In the UK where the President is currently visiting and seeking all kinds of assistance, Prime Minister Theresa May has a staff of only 170 at 10 Downing Street.
Clearly, it is time to have a sober reflection as a country. Do we need this legion of Presidential Staffers? Do we need 110 Ministers? Do we need 275 MPs? Do we need 254 Districts? Do we need additional regions? I honestly don’t think we do in any of these instances.
We have reached a point as a country where we only pay salaries at the end of the month to workers who were virtually rendered redundant because we couldn’t find the money to give them the tools and resources with which to work.
This is a country that continues to borrow heavily to finance basic needs because we complain about the lack of fiscal space. Have we estimated how much we can save on these humongous bureaucracies and the impact these savings can make on real development in our various districts?
During the 2018 Budget debate, we argued that it was unacceptable that the budget estimate for goods and services at the Presidency far exceeds the total capital expenditure of GHC 257,689,610 for the Ministry of Trade and Industry (about GHC 172 million) and the Ministry of Energy (about GHC 85 million).
In fact the total capital expenditure of about GHC 146.6 million for 3 strategic MDAs: the Ministry of Water Resources and Sanitation (GHC 60 million); Ministry of Works and Housing (about GHC 80 million); and the Ministry of Communications (6.6 million); does not come close to the budget estimate for goods and services at the Presidency.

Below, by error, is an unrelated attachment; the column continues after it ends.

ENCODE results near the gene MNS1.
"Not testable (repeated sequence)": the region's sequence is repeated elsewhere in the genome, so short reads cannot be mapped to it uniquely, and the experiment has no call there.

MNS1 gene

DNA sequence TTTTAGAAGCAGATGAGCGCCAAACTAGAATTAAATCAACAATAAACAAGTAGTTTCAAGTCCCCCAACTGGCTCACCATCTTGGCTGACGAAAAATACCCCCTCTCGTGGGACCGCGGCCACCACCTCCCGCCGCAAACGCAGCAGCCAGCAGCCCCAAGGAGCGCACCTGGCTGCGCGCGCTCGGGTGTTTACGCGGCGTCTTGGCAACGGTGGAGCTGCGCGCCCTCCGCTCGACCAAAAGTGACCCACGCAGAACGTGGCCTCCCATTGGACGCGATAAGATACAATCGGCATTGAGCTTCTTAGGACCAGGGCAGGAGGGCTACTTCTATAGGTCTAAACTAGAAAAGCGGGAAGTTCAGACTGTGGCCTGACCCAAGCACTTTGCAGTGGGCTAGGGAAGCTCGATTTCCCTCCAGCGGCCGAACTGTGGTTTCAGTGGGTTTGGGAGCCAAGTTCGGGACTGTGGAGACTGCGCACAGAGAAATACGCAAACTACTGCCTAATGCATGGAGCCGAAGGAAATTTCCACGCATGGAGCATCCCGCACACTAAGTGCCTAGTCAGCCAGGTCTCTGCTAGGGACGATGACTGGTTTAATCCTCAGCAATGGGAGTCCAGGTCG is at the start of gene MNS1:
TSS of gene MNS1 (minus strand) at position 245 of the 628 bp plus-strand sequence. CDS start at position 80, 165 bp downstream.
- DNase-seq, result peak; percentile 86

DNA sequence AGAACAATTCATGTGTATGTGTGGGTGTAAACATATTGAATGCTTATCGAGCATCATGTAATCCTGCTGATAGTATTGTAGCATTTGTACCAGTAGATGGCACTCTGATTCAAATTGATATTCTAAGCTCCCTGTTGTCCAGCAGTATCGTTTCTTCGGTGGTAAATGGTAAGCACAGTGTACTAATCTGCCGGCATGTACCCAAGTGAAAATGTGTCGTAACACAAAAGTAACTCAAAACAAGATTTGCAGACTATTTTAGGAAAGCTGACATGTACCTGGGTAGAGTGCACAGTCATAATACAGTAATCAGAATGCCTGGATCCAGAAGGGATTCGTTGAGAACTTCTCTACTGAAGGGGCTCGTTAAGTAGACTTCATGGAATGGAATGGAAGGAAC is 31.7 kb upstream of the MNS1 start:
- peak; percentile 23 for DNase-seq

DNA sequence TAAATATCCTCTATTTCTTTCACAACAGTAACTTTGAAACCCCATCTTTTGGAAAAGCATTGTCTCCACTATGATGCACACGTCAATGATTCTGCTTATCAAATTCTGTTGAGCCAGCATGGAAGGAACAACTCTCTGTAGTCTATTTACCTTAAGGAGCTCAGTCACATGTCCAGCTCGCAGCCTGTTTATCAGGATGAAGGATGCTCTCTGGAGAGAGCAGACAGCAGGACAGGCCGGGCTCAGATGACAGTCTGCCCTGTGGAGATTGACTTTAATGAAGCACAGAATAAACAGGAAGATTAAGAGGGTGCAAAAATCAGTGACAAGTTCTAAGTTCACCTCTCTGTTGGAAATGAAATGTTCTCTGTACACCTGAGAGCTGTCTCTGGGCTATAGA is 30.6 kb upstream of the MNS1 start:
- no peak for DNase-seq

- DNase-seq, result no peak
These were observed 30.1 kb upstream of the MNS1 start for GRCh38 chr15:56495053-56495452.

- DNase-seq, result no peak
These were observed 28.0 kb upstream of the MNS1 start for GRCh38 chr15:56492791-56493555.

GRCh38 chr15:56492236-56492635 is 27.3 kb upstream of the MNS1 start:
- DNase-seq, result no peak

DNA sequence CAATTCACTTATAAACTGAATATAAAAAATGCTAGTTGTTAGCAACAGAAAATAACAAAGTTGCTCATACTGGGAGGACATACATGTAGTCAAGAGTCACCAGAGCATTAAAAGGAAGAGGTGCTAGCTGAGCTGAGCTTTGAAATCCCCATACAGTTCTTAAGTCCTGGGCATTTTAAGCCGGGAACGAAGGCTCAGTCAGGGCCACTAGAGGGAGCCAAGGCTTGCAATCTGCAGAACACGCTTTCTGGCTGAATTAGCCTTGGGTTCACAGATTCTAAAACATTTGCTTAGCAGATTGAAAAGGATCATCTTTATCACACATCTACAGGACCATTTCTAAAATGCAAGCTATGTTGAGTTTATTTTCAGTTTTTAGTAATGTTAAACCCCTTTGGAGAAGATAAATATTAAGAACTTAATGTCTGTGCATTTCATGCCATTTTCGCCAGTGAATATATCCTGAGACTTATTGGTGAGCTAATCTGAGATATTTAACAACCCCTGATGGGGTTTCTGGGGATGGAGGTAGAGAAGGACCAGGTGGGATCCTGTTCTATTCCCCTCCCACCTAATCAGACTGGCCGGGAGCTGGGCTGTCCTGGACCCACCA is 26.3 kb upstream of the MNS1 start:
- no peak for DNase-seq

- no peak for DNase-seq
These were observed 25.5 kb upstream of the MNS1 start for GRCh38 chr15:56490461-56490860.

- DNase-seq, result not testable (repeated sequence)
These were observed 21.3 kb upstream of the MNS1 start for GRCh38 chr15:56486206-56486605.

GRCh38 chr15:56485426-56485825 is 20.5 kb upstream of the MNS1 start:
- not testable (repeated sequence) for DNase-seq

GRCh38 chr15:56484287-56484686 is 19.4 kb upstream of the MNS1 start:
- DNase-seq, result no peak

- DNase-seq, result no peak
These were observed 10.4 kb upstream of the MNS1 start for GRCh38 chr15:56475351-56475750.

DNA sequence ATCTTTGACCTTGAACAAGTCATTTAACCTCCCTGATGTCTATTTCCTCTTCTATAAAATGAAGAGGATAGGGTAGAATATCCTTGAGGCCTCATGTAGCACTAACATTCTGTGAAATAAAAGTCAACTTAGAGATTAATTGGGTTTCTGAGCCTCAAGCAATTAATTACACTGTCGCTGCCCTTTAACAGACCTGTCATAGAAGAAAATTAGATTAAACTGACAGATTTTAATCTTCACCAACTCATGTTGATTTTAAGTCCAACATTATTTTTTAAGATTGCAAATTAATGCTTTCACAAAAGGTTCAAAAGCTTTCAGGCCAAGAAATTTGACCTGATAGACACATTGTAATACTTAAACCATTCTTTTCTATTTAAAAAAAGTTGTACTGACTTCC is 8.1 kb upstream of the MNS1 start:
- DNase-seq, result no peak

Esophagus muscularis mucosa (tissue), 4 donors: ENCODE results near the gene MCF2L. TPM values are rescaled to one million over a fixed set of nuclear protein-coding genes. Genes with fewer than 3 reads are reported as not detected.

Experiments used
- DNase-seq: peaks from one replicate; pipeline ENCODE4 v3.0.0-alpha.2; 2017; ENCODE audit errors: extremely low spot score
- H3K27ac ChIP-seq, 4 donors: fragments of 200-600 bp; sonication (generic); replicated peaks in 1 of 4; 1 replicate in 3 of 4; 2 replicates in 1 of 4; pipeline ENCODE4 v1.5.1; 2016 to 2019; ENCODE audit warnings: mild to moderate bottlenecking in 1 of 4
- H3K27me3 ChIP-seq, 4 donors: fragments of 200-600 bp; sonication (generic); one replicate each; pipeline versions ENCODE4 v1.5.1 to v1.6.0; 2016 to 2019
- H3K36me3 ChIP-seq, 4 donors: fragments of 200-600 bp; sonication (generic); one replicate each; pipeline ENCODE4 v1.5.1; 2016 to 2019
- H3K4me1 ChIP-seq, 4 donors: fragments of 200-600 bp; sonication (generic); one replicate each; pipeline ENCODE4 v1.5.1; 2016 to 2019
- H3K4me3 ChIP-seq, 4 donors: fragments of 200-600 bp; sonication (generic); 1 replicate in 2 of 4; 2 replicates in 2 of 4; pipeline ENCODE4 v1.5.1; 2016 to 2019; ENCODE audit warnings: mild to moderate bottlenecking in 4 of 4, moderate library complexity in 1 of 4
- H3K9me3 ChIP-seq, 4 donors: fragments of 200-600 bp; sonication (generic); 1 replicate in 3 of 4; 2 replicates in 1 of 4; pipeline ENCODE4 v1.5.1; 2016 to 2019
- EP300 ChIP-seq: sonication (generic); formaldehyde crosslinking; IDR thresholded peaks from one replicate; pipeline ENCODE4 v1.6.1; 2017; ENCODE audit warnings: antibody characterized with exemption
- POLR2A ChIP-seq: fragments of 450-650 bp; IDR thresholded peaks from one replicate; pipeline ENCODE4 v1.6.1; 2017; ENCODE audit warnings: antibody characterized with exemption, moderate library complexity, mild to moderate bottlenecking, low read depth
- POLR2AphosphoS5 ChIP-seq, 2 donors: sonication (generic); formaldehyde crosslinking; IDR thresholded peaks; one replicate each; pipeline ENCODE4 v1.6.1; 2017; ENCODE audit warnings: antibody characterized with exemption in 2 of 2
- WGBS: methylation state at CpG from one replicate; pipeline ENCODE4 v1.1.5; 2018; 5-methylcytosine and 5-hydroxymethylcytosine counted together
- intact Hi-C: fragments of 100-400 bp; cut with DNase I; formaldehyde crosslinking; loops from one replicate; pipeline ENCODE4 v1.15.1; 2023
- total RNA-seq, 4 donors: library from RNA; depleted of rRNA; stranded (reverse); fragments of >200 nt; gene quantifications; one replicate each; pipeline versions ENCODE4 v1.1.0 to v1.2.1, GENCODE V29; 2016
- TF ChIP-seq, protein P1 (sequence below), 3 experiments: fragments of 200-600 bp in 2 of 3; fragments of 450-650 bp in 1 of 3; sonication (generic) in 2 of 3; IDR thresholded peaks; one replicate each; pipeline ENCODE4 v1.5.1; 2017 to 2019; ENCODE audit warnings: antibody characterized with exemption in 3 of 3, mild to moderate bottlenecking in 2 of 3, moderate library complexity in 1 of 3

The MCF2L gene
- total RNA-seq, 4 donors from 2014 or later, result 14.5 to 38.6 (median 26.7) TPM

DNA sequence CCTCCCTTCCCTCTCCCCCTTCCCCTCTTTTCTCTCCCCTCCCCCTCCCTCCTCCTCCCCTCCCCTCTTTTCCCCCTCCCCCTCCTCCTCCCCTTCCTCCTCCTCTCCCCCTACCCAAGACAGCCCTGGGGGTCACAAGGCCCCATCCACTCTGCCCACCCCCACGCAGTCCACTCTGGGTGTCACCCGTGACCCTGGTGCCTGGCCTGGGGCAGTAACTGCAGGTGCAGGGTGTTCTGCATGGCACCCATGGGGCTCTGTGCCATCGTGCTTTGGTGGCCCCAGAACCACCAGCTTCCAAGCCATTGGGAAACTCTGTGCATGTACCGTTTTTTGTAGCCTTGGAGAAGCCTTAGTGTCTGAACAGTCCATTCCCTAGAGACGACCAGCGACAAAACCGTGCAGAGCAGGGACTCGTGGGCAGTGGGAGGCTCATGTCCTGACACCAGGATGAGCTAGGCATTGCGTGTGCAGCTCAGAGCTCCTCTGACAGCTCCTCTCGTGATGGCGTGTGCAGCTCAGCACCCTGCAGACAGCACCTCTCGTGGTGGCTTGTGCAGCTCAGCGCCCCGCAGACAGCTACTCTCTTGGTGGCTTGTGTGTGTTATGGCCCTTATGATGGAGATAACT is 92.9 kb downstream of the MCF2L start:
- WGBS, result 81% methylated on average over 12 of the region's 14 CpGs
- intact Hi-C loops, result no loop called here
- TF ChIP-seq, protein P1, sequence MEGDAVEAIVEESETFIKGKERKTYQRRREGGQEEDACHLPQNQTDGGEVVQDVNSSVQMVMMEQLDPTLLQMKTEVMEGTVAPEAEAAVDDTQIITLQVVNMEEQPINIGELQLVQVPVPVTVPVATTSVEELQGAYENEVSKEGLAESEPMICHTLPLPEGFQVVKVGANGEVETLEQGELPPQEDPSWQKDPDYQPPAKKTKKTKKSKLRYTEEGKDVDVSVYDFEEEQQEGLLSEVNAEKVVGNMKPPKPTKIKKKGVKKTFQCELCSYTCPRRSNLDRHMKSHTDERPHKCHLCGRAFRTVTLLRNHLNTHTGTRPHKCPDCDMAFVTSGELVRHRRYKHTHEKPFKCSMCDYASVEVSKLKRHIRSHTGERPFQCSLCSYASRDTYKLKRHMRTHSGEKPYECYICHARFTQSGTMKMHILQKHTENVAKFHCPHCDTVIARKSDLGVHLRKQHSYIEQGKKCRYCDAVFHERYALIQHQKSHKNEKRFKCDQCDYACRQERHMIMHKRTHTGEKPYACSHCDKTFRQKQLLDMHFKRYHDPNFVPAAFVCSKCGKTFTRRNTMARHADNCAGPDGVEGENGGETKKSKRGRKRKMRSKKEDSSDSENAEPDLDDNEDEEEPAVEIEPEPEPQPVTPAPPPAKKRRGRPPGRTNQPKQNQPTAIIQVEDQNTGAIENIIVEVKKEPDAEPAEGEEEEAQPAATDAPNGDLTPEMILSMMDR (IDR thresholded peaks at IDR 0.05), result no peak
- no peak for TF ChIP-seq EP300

The Ministry of Railway Development is allocated GHC 150,000,000 for capital expenditure for 2018, whilst the Presidency gets GHC 272,497,855 for Goods and Services.
The total capital expenditure of 72.8 million new cedis for the Ministry of Education (GHC12.8 million) and Ministry of Water Resources and Sanitation (GHC 60 million) is far less than the GHC 100,000,000 budgeted for renovating the Flagstaff House and the Peduase Lodge.
This Government must certainly rearrange it’s priorities if the plight of the suffering masses is to be ameliorated.
While we are at it, it is becoming quite obvious that we cannot continue to rely on the good conscience and sound judgement of some politicians hence an urgent need to amend our laws and place a limit on the number of Ministers and Staffers a President can appoint. The critical term EFFICIENCT in Article 78 (2) when it comes to appointing Ministers doesn’t appear to mean much to some Presidents. In the same vein, I am of the view that Section 11 of the Presidential Office Act, 1993, Act 463 which obliges a report to Parliament was intended to offer some check or barrier against the over population of the Presidency, however, it is clear seeing how things are panning out that only an express provision capping the numbers will save our nation.
We also need an overhaul on the way Districts and Constituencies are created. Let’s be bold to confront this.
Then there is the elephant in the room – the nature of our politics must change. Pressures from Chiefs, Clergy, Party stalwarts, foot soldiers and Party financiers to have everybody appointed somewhere cannot continue.
The people should not be made to believe and accept that politics is the problem. The consequences of that will be unimaginable.
Change should be pointing us in positive directions and not the negative.
May great leadership prevail, God willing.
Samuel Okudzeto Ablakwa
MP, North Tongu
[23rd April, 2018]